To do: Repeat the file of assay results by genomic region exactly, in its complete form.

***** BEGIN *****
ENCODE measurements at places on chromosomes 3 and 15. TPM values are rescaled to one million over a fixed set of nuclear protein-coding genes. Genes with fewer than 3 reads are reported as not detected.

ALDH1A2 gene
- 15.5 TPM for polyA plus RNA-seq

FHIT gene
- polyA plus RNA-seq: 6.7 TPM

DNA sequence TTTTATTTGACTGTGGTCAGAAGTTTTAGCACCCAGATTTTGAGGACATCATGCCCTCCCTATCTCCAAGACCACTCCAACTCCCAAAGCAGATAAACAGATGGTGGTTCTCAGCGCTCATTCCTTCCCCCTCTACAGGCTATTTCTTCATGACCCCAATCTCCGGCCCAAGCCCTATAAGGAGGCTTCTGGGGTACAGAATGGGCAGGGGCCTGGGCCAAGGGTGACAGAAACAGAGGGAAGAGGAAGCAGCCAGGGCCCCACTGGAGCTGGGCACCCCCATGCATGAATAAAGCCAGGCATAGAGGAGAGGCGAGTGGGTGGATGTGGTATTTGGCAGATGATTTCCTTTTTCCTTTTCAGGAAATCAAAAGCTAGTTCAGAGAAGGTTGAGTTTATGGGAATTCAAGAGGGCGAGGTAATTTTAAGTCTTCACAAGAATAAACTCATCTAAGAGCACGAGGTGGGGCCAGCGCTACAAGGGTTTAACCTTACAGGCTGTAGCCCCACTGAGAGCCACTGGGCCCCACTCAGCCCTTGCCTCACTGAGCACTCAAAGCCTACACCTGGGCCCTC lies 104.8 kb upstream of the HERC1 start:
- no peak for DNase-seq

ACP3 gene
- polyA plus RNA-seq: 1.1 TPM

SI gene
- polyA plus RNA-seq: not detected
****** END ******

ENCODE measurements at places on chromosomes 3 and 15. TPM values are rescaled to one million over a fixed set of nuclear protein-coding genes. Genes with fewer than 3 reads are reported as not detected.

ALDH1A2 gene
- 15.5 TPM for polyA plus RNA-seq

FHIT gene
- polyA plus RNA-seq: 6.7 TPM

DNA sequence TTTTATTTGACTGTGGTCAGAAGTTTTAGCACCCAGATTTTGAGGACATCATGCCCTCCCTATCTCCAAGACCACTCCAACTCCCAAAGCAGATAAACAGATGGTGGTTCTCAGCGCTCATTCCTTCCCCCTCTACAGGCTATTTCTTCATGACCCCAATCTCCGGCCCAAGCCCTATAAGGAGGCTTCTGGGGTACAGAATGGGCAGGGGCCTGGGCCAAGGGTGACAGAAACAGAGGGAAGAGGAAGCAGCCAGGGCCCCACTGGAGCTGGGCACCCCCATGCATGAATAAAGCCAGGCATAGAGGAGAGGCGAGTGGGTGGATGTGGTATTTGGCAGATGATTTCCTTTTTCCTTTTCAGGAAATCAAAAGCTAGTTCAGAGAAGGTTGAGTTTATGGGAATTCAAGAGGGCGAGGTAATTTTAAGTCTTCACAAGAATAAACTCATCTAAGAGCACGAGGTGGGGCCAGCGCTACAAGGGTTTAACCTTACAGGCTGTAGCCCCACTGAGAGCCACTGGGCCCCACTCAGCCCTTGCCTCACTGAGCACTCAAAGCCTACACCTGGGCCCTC lies 104.8 kb upstream of the HERC1 start:
- no peak for DNase-seq

ACP3 gene
- polyA plus RNA-seq: 1.1 TPM

SI gene
- polyA plus RNA-seq: not detected